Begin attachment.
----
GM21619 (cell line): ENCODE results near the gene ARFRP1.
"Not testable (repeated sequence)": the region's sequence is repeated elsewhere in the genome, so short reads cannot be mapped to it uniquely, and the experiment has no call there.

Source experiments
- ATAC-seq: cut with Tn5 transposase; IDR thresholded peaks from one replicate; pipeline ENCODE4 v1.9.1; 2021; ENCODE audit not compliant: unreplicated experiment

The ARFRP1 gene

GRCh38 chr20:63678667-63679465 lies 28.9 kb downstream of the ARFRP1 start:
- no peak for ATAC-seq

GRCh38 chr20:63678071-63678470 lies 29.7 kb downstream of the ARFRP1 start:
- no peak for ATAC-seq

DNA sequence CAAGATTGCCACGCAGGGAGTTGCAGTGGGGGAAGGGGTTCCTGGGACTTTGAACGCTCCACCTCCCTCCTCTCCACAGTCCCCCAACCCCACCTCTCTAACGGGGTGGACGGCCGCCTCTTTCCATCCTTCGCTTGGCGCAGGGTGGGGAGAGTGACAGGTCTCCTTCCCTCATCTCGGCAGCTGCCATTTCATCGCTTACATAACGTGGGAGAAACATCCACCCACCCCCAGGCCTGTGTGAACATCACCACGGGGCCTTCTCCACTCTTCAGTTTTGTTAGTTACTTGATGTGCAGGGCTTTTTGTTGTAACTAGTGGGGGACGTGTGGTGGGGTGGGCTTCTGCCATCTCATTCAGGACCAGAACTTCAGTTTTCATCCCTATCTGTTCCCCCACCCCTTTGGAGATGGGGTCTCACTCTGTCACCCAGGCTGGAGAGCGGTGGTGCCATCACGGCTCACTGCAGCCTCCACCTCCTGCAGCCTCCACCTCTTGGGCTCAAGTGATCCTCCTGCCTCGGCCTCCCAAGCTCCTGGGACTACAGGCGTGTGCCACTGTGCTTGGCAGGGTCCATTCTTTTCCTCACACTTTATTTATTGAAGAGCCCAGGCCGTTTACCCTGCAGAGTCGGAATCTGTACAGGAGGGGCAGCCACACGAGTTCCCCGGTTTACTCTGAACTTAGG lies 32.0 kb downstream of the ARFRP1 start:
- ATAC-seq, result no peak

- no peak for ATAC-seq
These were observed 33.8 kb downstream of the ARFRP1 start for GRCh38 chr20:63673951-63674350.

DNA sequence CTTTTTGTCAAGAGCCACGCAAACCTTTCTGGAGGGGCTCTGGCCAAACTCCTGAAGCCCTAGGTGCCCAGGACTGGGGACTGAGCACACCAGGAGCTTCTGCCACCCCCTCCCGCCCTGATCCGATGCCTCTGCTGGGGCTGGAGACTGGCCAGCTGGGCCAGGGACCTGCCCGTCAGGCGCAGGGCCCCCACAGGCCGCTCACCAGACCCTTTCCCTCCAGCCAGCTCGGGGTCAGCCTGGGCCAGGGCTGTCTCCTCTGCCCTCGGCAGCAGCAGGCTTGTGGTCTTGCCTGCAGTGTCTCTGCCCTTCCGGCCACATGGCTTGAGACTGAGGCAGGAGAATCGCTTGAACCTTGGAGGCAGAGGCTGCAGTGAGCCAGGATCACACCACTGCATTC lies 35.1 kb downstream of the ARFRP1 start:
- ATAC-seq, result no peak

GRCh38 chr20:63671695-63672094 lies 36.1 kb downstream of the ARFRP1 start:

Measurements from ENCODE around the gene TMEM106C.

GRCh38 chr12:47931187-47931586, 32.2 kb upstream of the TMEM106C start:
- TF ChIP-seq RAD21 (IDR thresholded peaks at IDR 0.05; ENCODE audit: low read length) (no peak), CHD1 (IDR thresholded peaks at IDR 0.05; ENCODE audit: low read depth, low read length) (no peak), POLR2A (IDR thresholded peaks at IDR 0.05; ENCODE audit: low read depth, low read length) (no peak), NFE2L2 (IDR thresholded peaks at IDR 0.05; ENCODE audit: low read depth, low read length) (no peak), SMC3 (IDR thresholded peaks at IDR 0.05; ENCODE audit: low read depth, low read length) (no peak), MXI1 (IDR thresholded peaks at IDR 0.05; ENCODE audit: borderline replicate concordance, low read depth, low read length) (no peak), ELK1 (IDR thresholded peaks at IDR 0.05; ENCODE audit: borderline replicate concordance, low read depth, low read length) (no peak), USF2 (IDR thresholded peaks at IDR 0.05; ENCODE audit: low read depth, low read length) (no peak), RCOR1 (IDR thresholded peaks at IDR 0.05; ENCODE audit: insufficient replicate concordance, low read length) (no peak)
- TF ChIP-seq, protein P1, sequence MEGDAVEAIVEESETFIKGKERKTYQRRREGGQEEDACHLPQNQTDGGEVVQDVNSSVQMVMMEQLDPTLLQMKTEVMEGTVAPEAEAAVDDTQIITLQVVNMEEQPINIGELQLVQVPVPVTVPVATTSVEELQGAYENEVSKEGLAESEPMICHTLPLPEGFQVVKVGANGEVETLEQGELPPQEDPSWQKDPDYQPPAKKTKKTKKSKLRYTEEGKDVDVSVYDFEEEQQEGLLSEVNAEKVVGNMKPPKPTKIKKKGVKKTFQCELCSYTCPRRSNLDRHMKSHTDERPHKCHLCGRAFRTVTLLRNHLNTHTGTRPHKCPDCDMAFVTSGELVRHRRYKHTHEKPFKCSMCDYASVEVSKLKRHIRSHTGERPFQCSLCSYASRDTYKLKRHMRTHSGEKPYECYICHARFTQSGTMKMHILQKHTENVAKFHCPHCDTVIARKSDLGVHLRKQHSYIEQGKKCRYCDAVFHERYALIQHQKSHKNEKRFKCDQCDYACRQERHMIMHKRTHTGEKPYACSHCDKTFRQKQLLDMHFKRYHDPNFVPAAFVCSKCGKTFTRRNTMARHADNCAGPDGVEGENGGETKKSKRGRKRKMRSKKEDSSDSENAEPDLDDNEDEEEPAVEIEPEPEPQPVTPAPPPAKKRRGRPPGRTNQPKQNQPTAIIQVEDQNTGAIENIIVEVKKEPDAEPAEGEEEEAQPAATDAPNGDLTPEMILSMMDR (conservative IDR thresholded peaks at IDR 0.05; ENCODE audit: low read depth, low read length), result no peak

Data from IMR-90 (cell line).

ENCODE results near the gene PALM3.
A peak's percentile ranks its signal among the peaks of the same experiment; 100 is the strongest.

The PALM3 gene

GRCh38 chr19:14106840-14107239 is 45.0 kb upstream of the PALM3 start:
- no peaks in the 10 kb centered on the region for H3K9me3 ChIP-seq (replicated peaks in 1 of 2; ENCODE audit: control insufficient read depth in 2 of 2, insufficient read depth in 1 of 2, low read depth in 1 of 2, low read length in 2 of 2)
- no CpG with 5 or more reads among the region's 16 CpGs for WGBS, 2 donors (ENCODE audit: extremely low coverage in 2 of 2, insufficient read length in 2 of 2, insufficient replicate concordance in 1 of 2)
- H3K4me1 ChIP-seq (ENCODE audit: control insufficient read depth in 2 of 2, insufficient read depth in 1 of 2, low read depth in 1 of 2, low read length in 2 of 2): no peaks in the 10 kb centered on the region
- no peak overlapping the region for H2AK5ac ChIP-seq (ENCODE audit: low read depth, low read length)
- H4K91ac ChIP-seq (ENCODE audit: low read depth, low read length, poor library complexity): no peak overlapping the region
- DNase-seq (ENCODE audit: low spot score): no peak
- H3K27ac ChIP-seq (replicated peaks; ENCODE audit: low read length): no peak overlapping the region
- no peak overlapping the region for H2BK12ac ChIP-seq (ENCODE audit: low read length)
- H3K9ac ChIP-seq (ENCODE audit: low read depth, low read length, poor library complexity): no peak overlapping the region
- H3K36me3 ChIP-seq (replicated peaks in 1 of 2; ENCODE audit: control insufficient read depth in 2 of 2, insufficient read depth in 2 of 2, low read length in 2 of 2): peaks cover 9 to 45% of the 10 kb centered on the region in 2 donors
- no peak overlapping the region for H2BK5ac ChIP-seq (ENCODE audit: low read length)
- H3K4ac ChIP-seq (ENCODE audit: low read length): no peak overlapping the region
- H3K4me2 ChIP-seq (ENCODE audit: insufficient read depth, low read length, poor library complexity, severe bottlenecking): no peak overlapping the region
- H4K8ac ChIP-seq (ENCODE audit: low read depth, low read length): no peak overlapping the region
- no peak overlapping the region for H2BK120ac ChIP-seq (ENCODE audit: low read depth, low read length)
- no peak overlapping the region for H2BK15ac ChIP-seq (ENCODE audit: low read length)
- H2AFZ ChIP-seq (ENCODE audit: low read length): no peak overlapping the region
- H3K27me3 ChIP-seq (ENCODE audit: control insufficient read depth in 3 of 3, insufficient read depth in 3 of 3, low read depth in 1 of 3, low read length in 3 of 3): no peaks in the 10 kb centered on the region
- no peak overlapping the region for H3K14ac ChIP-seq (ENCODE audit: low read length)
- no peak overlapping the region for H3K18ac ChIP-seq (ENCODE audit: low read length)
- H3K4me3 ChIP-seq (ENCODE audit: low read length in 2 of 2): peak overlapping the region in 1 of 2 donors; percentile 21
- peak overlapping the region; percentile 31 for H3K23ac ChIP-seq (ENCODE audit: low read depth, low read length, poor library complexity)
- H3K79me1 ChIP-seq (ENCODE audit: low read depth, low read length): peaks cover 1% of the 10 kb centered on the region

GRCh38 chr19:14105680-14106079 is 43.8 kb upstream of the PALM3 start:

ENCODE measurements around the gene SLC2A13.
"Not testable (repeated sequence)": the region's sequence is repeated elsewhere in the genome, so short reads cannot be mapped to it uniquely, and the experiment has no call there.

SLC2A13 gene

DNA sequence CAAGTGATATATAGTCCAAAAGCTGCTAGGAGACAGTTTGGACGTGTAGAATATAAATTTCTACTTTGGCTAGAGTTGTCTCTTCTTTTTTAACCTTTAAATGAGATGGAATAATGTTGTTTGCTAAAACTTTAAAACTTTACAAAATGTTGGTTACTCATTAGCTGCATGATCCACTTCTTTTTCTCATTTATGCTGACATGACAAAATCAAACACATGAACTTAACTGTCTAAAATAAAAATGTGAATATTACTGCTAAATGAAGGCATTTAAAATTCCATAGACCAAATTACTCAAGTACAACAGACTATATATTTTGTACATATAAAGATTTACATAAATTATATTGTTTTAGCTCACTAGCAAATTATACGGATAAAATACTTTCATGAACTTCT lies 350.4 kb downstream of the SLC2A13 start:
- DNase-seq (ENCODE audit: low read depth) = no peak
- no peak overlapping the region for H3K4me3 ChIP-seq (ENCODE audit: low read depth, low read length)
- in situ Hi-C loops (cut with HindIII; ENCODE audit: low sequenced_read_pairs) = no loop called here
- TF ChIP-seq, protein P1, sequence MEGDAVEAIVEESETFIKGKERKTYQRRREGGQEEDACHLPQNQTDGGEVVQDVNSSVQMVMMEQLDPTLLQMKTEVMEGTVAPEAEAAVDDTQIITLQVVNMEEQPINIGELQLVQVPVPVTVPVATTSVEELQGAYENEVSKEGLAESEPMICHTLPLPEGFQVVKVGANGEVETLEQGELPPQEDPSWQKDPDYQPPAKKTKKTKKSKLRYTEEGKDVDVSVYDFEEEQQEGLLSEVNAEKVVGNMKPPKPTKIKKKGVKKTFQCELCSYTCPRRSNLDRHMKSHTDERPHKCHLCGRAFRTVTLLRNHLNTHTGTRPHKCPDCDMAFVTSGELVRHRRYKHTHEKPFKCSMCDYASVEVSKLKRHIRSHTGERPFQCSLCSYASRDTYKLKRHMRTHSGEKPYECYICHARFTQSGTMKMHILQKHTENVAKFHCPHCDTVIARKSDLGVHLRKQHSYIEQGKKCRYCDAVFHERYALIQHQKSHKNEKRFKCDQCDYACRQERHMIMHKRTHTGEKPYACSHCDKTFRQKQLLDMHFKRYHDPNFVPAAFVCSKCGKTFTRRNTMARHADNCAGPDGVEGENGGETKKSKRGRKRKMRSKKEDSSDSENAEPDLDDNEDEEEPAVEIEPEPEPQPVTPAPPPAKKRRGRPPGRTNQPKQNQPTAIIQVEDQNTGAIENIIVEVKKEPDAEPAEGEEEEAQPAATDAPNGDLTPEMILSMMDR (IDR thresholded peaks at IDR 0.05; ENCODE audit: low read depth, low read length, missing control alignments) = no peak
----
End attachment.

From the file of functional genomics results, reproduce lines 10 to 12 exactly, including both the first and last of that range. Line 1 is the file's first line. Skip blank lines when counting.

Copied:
DNA sequence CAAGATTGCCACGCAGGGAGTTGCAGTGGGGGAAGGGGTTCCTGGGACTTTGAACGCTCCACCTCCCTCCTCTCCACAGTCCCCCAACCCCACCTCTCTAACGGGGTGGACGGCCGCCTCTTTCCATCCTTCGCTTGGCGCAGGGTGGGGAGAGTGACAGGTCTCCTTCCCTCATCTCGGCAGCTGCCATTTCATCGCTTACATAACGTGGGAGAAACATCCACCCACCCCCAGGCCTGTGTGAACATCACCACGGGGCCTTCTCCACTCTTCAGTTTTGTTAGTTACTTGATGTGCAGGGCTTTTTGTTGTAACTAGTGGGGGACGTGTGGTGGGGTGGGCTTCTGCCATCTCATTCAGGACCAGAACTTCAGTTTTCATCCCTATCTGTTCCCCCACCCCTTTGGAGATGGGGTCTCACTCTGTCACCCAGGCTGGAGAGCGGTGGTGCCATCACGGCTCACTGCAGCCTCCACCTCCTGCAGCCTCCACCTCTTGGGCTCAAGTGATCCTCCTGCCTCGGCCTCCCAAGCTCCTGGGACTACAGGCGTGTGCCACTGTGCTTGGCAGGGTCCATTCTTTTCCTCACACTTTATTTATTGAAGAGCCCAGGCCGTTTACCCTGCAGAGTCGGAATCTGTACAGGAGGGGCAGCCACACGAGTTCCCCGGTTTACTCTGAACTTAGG lies 32.0 kb downstream of the ARFRP1 start:
- ATAC-seq, result no peak

- no peak for ATAC-seq